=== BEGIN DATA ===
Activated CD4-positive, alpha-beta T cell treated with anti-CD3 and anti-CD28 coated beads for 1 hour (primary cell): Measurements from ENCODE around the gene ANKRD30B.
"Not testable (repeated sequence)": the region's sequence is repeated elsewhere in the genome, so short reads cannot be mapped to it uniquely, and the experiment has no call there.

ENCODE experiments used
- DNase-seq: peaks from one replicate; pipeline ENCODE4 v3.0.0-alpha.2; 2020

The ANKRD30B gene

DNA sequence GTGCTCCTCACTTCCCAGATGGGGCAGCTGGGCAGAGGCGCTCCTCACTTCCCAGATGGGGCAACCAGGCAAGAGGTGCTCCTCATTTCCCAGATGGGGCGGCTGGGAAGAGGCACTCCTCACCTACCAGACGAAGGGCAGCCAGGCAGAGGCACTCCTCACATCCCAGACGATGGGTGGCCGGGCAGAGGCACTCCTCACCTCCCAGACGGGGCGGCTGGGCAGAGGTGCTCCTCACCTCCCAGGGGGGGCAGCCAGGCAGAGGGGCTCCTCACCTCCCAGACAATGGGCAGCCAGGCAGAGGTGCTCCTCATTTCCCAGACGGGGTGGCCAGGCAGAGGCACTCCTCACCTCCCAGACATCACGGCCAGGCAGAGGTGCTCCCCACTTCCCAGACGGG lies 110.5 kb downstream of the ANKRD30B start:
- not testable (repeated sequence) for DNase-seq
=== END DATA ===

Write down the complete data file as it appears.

Activated CD4-positive, alpha-beta T cell treated with anti-CD3 and anti-CD28 coated beads for 1 hour (primary cell): Measurements from ENCODE around the gene ANKRD30B.
"Not testable (repeated sequence)": the region's sequence is repeated elsewhere in the genome, so short reads cannot be mapped to it uniquely, and the experiment has no call there.

ENCODE experiments used
- DNase-seq: peaks from one replicate; pipeline ENCODE4 v3.0.0-alpha.2; 2020

The ANKRD30B gene

DNA sequence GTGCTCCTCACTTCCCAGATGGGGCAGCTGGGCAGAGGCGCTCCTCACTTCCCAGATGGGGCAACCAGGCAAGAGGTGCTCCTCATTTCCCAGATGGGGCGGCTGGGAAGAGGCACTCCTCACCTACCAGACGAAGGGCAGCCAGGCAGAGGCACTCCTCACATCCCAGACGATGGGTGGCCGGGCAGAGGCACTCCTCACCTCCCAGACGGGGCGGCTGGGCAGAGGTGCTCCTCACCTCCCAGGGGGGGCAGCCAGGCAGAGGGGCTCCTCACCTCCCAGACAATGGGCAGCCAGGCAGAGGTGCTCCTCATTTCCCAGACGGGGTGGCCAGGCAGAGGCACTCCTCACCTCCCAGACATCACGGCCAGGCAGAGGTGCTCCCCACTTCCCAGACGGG lies 110.5 kb downstream of the ANKRD30B start:
- not testable (repeated sequence) for DNase-seq